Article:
A Message From the President

During this holiday season and throughout the New Year, I wish you joy, happiness, and safe travels.

Have you had travels that were not exactly safe and made you question if you would be celebrating the next holiday season?

That happened to me in 1992. The destination: Central America. The travel advisories: The Department of State continues to warn U.S. citizens that the level of kidnapping, crime, and violence remain critically high. This was true in 1992 and still is today. It all began with the El Salvador-Honduras conflict in the 1960s with the Honduran government’s expropriation of land occupied by 300,000 Salvadoran farmers leaving them no choice but to return to El Salvador.

In 1969 El Salvador defeated Honduras in a three-game soccer series to determine the team to go to the 1970 World Cup. Rowdy fans from both nations started post-game riots that helped push their armies into a war that only lasted four days, but has had continuing repercussions. It got little attention from people in the USA, who were occupied with the progress of the successful Apollo moon landing, just two days after the war ended. On July 20, 1969 Neil Armstrong climbed down from Apollo 11 onto the moon and declared, “That’s one small step for a man, one giant leap for mankind.”

Ignoring the travel advisories and traveling with my husband, Charlie, our first destination in Central America was Antigua, Guatemala. We were anticipating outstanding volcano hikes, but our hiking plans were quickly cancelled when we learned the day before we arrived, a hiker was robbed and killed on one of the volcano trails.

Not wanting to challenge the dangers of hiking, we chose to enjoy the beautiful Spanish colonial architecture, street markets with beautiful traditional textiles, museums, and the delicious Guatemalan food and margaritas before continuing on to the Mayan ruins of Tikal. After seeing a display of local poisonous snakes at the Tikal Museum and defying the guides instructions, at midnight, with a full moon, we slipped out of our room and climbed Tikal Temple to howl back at the howler monkeys, very spooky if you have ever heard howler monkeys.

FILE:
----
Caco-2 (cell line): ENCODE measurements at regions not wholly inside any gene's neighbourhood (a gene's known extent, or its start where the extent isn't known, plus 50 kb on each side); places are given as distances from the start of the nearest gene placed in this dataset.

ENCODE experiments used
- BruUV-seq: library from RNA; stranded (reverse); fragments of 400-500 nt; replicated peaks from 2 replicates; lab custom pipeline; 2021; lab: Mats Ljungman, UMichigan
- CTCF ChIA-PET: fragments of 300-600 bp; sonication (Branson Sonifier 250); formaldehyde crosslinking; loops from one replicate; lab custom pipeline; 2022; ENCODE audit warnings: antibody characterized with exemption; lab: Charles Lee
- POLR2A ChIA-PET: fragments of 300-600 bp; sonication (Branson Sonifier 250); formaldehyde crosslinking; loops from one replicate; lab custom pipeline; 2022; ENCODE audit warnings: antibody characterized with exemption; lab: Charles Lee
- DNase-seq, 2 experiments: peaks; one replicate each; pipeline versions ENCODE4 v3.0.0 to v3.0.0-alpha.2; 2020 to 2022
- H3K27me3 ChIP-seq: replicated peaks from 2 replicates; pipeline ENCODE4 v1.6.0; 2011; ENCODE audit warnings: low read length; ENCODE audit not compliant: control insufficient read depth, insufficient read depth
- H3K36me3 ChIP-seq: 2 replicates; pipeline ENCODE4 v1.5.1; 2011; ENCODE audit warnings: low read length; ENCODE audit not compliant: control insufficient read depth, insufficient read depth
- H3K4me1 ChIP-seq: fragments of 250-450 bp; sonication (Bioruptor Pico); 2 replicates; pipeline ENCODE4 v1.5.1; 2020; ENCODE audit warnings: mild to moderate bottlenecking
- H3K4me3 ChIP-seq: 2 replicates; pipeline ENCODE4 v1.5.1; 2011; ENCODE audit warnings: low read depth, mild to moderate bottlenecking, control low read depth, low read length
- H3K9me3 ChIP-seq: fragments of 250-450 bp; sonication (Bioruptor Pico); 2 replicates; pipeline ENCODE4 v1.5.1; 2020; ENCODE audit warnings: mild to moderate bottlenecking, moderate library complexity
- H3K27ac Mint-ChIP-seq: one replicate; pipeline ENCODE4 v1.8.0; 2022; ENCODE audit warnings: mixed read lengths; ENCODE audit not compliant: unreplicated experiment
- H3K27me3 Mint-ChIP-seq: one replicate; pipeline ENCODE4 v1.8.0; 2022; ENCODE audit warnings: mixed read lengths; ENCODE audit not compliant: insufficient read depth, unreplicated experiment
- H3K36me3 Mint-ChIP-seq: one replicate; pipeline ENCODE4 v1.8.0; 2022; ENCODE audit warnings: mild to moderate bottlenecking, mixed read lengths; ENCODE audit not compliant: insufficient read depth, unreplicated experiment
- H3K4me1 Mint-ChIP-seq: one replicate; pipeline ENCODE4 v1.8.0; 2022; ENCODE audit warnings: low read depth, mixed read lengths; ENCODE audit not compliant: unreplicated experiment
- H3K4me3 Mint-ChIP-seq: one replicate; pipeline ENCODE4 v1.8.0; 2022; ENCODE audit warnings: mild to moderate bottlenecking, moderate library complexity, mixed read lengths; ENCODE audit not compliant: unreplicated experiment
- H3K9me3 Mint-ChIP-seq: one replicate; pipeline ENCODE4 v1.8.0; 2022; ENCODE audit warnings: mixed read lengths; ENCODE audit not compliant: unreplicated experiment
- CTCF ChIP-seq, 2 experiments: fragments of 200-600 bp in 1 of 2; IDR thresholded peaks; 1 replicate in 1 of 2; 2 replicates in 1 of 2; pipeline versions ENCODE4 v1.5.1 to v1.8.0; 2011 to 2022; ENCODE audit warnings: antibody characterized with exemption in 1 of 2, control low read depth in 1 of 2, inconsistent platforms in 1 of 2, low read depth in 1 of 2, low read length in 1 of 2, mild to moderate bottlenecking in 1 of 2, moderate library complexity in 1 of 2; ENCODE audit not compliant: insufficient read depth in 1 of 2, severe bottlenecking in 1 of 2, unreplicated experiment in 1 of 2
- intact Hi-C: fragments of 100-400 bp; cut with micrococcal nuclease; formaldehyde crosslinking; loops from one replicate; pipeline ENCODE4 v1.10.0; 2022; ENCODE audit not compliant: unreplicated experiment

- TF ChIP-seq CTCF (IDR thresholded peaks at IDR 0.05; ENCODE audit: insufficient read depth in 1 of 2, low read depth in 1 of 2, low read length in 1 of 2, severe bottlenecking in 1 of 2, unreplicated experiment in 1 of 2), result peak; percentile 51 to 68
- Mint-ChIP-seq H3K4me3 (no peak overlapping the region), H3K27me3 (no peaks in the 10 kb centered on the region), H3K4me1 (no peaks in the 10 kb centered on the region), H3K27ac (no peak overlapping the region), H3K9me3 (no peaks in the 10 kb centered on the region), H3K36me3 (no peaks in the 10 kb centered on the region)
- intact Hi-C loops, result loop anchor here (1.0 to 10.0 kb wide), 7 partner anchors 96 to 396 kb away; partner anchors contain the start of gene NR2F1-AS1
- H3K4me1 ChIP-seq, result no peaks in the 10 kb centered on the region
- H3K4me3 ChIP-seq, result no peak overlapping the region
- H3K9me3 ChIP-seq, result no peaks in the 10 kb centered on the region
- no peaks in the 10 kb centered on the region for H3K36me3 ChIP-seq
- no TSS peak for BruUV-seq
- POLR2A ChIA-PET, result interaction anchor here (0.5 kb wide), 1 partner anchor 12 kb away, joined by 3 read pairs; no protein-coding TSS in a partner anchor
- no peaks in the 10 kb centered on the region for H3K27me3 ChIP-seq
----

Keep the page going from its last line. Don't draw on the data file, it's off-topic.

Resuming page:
Catching another local bus we were off to Belize. Our seats had no cushions, only metal frames, and we were the only nonlocals, traveling with chickens and pigs in the stifling heat. We arrived in Belize City and headed to the dock to catch a boat to take us to Ambergris Cay. But not before a quick stop at the bar where I ordered and instantly drank down a double rum punch, ah, so refreshing. After a long, hot bus ride I did not stop to think about the ice, and, of course, I paid the price later; but the diving was glorious.

Taca Air delivered us to Tegucigalpa, Honduras. Tegucigalpa was on my travel list, the name was magical, or so I thought. We immediately sensed a hostile environment around the city and determined a cab was probably a good idea even if the restaurant was only one block away.

Another bus ride to El Salvador, a country that is definitely not a friend to Honduras after the Soccer War. Along the way the bus started to slow and I saw four soldiers in camouflage and carrying AK47s motioning the driver to stop. My heart sank. I softly whispered, “this is why the U.S. issued travel advisories.” We were marched off the bus with all the other passengers at gunpoint and lined up beside the road. They asked all passengers for identification. My hands were trembling as I handed over my passport. Very slowly and systematically the soldiers reviewed the identification. Then in marching formation walked up to each of us inspecting us head to toe. After the inspection, suddenly we were marched back on the bus at gunpoint. The soldiers observed we were all seated, and after telling the driver he could proceed, they marched off the bus. Terrified, in silence we continued on. We were safe. El Salvador and Nicaragua would have frightening moments, which you will learn about in my next message.

As world travelers we like the adventure, the risk and the satisfaction of witnessing new places and new cultures. We go and we experience the world. I like this quote:

“And then there is the most dangerous risk of all—the risk of spending your life not doing what you want on the bet you can buy yourself the freedom to do it later.”
    —Randy Komisar

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